There is nothing that causes a bigger debate in the major gift business, next to who gets credit, than the subject of old money/new money.
A couple of months ago I was meeting with a CEO of a very large non-profit. He got so heated in his discussion with me on this topic that he got up from behind his desk, walked around to get closer to me, pointed his finger in my face and said, “Richard, all I want is new money from those MGOs!  NEW Money!”  And what he meant by new money was money above what the donor had given before.
So, I pulled out the chart below and said, “Ralph (not his real name), take a look at this chart.  Here are 150 donors that gave $1.9 million the year before and last year gave only a little under $800,000 for a value lost of $1.1 million dollars!!  You actually lost over 59% value from these donors.   Don’t you think that if the MGO recovered some of that $1.1 million that you lost, it could be considered new money?”
“Nope, Richard.  That won’t do,” he said.  “I want NEW money!”

chart 2013-Mar08

Goodness.  Am I missing something here?  The man has just lost $1.1 million dollars and it doesn’t matter to him if we recover even half of it? Something is wrong here.
And here is how this whole topic boils down to just a few points:

  1. Most management and finance folks don’t know that value attrition (the money we get from the same donors from year to year) runs from 40-60% for those donors that are not regularly managed and touched.  This means that hundreds of thousands of dollars, often millions, are just slipping out the door.  I hope you understand what I am saying here.  The same donors are giving 40-60% LESS in just one year!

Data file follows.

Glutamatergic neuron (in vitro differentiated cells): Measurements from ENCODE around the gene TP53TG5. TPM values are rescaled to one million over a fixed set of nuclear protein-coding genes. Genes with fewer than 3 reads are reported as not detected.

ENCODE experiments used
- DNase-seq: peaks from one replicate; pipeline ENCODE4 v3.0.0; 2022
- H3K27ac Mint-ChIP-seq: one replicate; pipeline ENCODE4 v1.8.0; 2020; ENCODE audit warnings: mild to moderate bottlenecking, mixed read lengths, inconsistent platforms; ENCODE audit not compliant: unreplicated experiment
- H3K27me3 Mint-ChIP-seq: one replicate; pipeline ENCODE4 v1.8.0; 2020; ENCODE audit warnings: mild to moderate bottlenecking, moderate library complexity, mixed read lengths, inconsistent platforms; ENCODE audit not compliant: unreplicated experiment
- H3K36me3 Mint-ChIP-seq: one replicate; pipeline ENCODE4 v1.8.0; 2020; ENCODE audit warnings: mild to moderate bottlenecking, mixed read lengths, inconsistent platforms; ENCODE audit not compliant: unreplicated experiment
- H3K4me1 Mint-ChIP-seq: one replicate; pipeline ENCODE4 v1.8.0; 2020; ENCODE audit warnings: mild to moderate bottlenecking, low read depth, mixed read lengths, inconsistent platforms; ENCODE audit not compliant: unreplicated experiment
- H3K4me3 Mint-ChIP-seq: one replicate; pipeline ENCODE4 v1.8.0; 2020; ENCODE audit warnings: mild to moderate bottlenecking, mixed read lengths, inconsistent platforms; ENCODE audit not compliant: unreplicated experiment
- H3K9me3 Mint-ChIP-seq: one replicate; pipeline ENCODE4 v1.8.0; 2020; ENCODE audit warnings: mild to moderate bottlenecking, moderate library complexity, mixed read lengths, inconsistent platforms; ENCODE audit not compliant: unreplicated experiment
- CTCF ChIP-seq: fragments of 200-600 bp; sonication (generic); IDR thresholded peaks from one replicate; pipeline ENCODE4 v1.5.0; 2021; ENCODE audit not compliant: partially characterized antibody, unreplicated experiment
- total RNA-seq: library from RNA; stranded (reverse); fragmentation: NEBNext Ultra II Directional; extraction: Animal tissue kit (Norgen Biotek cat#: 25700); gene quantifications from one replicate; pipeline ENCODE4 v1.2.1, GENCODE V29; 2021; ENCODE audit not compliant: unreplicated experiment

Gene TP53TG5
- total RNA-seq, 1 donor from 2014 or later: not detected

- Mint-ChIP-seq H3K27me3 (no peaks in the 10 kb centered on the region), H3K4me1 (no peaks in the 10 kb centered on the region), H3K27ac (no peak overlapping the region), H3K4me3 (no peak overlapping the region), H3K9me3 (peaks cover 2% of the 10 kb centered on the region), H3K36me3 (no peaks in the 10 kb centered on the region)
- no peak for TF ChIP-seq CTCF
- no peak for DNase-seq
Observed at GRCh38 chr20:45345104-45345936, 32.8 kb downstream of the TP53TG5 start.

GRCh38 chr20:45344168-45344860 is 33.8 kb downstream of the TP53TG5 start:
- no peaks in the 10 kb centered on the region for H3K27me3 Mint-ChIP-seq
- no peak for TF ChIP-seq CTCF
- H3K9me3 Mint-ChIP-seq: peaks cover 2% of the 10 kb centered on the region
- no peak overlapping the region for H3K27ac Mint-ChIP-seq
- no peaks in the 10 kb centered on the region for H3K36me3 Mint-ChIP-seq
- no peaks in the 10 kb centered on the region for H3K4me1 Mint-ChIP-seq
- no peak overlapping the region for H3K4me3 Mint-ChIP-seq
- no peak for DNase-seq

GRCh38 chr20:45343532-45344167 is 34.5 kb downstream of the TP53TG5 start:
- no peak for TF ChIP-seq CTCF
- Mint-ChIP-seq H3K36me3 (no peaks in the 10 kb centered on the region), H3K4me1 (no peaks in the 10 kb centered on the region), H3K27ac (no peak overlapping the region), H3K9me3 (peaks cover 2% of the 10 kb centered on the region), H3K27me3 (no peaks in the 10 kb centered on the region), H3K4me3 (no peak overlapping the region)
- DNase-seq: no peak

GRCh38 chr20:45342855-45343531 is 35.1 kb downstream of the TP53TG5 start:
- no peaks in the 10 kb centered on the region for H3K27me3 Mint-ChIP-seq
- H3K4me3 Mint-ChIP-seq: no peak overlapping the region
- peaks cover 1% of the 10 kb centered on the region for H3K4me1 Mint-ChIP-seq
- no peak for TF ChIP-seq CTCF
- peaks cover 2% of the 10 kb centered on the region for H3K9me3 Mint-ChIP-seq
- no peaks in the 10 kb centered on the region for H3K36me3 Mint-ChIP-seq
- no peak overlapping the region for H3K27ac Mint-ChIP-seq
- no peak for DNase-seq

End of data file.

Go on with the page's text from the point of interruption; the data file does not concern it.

2. These same people don’t understand that an MGO, by managing the caseload, can bring that loss to practically nothing.  Jeff and I are happy if the loss is just cut in half. In other words, in the example above, if by managing the donors the MGO could recover just half of the $1.1 million lost, that would be an achievement.
  3. This reduction of the loss is what we call “found” money.  While it is different than “new” money, which is money above and beyond what the donor has given previously, it still, in our opinion, is the same as new money.  We would not have it in our possession had we not managed the relationship.
  4. Therefore, an MGO, through his or her efforts, contributes in two ways:  (a) recovering lost money, and (b) finding new money.  Jeff and I believe that this is how an MGO’s performance should be measured.

So, as you are going about your business today, take pleasure and fulfillment in knowing that as you touch a donor, through various “moves”, you are retaining money that otherwise would have been lost.  This is an actual fact that has economic value.
And it is something that very few people know and appreciate.